China plans first Mars probe in 2009

Updated: 2007-05-22 20:03

SHANGHAI - China's first Mars probe will be launched in October 2009 as part of a joint mission with Russia, say sources with the Shanghai Space Administration, the main developer of the probe.

Researchers are pressing ahead with a joint launch with a Russian probe, said Chen Changya, a researcher at the Shanghai Institute of Satellite Engineering, at a space technology exhibition here.

Initiated by Shanghai Space Administration, the China-made probe will be developed by a number of organizations, including the Center of Space Science and Applied Research with the Chinese Academy of Sciences and Shanghai Meteorological Observatory. Chen has been invited to work in the development of the probe to the Mars.

During Chinese President Hu Jintao's visit to Russia in late March, the two governments signed an agreement to launch joint exploration of Mars and Phobos, the innermost and biggest of the red planet's moons.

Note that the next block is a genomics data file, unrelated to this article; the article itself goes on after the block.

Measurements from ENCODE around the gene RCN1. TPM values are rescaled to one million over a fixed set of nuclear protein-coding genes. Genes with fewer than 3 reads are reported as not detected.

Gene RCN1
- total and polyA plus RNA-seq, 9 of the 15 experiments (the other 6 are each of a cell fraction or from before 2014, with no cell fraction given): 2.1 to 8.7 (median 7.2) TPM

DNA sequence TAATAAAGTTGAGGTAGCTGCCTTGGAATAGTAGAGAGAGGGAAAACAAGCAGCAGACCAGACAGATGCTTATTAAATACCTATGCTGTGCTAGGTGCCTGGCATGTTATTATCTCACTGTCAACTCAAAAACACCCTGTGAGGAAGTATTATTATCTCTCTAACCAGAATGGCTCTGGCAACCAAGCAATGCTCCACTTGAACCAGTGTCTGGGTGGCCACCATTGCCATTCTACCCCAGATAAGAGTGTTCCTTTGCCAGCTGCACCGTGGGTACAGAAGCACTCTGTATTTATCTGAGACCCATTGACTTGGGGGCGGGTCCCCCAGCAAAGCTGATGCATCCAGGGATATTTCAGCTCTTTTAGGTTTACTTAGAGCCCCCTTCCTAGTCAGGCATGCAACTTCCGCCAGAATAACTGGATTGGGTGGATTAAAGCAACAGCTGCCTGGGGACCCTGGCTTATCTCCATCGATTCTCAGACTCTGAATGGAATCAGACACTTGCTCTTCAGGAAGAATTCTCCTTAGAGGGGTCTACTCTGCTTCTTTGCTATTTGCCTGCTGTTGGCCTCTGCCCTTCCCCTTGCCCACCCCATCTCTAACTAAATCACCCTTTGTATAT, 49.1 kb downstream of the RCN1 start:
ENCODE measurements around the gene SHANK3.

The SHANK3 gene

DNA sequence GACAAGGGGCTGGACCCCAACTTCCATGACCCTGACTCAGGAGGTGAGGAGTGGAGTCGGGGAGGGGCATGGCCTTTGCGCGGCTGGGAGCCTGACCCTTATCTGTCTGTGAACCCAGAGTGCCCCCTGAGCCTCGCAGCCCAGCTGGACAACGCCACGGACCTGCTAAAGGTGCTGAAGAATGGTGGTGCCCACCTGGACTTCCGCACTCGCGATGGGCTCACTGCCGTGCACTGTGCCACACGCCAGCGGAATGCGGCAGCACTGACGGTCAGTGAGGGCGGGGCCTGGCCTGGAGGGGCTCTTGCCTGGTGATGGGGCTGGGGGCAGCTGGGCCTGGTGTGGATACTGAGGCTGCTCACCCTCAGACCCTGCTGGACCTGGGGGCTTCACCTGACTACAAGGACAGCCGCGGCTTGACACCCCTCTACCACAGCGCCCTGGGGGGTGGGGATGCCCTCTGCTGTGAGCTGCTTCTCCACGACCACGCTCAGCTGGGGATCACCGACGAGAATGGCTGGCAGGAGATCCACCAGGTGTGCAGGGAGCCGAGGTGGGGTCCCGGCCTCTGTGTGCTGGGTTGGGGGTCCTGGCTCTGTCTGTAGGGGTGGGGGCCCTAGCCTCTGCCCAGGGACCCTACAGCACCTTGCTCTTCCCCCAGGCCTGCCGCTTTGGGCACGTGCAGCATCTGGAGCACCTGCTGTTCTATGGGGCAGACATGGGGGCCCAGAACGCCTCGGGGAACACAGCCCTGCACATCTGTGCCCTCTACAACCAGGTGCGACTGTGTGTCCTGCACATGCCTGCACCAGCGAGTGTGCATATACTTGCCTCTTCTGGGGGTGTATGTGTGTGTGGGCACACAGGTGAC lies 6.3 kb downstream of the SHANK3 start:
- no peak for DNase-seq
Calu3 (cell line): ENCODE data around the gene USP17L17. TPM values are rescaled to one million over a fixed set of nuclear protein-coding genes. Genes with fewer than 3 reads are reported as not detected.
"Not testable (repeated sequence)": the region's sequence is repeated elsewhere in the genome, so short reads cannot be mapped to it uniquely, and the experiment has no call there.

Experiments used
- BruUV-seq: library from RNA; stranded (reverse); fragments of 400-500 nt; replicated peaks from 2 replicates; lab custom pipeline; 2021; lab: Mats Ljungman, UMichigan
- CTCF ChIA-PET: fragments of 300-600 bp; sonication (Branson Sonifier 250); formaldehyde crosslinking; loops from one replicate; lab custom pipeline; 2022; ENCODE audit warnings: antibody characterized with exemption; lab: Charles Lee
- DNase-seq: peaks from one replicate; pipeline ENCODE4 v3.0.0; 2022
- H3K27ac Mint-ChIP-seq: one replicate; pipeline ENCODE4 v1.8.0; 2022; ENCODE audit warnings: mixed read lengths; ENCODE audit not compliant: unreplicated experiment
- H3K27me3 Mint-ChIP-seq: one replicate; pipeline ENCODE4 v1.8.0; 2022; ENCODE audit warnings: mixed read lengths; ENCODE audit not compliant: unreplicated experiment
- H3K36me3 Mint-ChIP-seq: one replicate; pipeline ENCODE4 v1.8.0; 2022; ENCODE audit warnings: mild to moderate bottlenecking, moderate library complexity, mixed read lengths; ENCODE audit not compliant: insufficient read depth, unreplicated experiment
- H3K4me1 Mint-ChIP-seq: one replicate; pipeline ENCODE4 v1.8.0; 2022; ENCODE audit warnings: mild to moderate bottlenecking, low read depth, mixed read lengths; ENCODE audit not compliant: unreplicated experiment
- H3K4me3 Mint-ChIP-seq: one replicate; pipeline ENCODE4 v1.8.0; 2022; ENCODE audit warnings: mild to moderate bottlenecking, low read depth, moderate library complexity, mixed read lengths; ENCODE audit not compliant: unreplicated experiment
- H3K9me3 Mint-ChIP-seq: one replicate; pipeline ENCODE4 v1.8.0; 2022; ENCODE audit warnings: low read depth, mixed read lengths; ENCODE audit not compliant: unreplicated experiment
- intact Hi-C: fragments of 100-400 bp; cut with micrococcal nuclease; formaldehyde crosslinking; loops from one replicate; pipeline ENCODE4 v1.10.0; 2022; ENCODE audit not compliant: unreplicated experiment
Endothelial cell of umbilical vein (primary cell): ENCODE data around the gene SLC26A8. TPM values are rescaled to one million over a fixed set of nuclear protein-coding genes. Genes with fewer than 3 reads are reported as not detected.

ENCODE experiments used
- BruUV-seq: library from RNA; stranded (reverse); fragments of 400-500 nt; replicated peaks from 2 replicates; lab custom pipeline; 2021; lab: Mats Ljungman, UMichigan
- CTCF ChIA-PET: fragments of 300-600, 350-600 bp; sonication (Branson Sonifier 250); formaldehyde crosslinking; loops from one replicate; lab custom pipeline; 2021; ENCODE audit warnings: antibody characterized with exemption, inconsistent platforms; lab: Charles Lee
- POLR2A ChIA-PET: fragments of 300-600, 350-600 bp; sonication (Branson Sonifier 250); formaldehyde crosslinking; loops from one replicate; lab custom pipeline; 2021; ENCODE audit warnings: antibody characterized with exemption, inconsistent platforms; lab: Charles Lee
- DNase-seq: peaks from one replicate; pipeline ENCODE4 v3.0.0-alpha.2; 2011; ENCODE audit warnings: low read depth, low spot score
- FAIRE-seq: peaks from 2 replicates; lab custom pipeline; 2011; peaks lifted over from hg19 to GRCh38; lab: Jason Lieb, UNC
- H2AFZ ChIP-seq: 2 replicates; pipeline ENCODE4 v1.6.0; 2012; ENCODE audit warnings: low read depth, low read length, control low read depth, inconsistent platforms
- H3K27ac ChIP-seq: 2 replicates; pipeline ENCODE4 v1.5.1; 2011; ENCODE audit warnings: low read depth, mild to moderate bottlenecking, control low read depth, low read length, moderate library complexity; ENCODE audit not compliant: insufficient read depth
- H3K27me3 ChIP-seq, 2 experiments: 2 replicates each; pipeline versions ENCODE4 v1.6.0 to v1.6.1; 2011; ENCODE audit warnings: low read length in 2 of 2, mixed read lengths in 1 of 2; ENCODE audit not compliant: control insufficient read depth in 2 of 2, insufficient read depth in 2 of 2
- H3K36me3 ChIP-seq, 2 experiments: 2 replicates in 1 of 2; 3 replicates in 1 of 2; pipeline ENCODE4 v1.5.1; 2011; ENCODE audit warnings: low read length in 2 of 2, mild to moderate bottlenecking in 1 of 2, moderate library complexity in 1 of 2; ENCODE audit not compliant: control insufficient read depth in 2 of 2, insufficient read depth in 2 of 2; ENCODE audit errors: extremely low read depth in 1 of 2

Under the agreement, a Russian rocket will lift a Chinese probe, actually a satellite, and a Russian exploration vehicle -- known as Phobos-Grunt -- to survey Mars and Phobos.

The small Chinese satellite will explore Mars while the Russian craft will land on Phobos to explore the environment and take soil samples.

The two vehicles will reach the orbit of Mars in 2010 more than 10 months after their launch.

"We hope to explore the spatial environment there, secrets behind disappearance of water, and the features of evolution," said Chen.

The China-made probe -- 75 centimeters long, 75 centimeters wide, 60 centimeters high and weighing 110 kilograms -- was designed for a two-year mission, said Chen.

China still needed to achieve breakthroughs in three key technologies of remote observation and control, automatic control and heat control, said Chen.

A design for the Chinese probe would have been finished by April next year, but the probe would be finished by June 2009.

In 2003, China became the third country to put a man in space after the United States and the Soviet Union. It launched a second manned space flight last year and plans to eventually land a person on the moon.

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